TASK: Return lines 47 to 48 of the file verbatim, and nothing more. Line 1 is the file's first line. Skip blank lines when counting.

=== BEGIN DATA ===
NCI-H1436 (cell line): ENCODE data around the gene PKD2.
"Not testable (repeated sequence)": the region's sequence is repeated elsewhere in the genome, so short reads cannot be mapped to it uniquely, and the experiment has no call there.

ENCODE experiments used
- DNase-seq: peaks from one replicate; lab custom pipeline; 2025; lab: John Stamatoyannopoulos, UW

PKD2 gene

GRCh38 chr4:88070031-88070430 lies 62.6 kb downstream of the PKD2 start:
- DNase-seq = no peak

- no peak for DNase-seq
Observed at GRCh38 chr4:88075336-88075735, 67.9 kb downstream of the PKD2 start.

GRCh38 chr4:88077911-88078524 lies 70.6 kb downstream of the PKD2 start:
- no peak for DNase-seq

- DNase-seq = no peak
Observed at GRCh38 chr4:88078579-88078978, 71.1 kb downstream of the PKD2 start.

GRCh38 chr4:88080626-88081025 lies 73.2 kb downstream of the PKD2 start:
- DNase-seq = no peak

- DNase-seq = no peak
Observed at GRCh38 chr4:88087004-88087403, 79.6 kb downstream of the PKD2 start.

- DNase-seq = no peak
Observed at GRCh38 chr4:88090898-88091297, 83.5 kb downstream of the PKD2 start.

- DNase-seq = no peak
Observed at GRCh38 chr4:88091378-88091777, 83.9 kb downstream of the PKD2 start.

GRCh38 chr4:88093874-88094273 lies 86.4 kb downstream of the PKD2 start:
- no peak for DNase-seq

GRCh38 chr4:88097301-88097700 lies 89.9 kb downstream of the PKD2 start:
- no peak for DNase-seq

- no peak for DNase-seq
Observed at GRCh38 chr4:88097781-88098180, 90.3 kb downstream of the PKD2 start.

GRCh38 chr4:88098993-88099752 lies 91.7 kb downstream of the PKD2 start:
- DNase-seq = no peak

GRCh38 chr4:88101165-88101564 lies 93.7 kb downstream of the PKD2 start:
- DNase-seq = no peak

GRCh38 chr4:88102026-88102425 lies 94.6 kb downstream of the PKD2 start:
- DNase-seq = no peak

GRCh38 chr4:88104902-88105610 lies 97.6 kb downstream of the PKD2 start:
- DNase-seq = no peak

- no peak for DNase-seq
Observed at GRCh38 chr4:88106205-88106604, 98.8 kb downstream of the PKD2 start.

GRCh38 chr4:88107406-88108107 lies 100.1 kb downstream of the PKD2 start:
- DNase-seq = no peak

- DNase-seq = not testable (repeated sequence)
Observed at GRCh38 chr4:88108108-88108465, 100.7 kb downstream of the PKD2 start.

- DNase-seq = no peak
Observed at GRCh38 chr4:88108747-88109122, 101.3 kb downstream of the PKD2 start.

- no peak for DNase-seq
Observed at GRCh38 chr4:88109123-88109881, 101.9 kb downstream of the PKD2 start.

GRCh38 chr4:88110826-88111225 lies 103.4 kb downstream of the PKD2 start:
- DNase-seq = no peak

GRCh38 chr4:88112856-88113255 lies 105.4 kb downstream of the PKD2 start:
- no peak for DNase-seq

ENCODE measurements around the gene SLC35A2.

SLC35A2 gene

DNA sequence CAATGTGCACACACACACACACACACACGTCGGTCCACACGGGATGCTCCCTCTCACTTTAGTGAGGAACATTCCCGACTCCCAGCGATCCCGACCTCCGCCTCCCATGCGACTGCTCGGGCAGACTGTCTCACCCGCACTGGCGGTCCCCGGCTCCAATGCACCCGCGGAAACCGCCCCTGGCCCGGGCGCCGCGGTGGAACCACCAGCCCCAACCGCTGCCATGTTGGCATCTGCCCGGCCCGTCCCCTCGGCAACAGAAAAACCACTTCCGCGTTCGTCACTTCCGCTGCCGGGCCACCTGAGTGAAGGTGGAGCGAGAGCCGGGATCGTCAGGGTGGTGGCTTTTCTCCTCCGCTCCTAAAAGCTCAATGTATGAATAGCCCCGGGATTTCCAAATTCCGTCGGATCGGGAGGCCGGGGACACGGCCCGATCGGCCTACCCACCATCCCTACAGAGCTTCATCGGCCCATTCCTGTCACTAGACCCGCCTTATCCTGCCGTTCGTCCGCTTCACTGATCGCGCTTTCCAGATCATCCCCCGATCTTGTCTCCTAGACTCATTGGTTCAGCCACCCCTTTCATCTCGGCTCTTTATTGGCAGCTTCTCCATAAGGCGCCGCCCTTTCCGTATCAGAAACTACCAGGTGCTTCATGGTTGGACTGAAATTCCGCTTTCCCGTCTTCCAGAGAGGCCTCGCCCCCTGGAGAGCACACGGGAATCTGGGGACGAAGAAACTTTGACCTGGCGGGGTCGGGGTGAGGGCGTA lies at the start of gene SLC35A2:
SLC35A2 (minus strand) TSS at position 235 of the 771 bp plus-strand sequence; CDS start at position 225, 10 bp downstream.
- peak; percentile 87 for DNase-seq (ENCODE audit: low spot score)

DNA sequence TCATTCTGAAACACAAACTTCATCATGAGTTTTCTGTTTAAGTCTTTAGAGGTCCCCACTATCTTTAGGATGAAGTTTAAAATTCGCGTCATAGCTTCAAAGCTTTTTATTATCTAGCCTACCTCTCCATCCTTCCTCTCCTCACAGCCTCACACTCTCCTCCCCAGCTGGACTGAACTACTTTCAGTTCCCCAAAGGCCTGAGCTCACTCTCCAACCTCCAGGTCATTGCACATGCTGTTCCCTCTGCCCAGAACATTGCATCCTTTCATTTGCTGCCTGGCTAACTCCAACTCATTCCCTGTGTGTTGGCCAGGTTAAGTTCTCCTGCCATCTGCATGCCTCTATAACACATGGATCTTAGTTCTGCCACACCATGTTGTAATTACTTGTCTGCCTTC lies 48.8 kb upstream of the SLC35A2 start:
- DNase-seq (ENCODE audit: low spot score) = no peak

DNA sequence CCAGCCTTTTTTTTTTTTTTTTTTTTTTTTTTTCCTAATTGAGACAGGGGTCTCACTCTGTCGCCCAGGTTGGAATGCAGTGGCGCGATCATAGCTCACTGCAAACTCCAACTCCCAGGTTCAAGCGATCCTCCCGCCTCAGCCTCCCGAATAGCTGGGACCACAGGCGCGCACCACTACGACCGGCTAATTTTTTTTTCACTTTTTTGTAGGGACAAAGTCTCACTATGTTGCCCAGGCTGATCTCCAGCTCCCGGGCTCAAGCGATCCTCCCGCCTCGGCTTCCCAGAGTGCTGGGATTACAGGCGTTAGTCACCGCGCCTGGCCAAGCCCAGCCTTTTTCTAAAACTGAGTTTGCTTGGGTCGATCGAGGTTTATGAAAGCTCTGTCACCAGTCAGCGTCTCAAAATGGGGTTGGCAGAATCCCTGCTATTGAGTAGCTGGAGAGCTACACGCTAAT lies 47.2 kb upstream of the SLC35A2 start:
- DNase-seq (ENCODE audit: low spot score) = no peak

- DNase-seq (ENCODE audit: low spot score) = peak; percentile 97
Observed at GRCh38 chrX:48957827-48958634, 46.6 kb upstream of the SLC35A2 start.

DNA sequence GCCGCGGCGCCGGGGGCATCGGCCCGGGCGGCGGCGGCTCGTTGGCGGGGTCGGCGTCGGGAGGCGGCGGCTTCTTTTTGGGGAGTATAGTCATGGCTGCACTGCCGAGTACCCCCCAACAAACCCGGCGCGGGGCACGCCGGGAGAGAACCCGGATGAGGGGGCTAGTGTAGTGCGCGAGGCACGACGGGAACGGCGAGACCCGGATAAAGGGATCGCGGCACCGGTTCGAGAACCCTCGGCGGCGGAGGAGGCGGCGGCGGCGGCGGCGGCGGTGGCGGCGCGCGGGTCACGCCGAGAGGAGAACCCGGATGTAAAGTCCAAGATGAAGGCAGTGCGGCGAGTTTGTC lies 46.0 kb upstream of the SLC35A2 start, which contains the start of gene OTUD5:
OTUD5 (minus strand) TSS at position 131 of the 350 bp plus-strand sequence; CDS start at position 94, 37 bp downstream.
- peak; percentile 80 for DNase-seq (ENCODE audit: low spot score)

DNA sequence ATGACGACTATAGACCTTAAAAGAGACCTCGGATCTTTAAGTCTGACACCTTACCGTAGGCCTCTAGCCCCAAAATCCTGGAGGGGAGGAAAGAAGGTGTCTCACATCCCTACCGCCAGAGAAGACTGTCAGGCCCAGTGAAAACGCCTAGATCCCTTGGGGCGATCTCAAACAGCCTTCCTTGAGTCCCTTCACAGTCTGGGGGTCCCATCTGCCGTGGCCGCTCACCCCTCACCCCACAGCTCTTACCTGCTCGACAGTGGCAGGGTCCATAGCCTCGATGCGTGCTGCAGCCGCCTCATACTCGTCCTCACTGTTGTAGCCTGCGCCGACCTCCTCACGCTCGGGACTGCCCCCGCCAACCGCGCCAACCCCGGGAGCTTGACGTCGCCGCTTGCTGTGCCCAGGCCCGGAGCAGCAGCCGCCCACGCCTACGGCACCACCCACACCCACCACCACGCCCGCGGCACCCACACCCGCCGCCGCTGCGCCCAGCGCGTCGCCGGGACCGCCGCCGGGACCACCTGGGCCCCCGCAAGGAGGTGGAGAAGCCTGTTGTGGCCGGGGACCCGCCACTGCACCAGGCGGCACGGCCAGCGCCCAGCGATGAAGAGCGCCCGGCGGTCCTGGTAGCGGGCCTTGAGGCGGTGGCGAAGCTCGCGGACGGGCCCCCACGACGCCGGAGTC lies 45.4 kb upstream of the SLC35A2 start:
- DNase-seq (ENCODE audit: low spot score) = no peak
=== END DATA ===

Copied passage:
- DNase-seq = no peak

GRCh38 chr4:88112856-88113255 lies 105.4 kb downstream of the PKD2 start: